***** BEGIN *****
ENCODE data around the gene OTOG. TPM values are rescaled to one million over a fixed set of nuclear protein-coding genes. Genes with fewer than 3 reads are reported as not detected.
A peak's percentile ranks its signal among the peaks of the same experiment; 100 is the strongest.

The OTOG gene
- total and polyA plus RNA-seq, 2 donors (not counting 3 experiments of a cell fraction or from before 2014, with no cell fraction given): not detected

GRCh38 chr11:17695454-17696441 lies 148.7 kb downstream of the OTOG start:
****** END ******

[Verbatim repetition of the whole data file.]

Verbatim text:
ENCODE data around the gene OTOG. TPM values are rescaled to one million over a fixed set of nuclear protein-coding genes. Genes with fewer than 3 reads are reported as not detected.
A peak's percentile ranks its signal among the peaks of the same experiment; 100 is the strongest.

The OTOG gene
- total and polyA plus RNA-seq, 2 donors (not counting 3 experiments of a cell fraction or from before 2014, with no cell fraction given): not detected

GRCh38 chr11:17695454-17696441 lies 148.7 kb downstream of the OTOG start: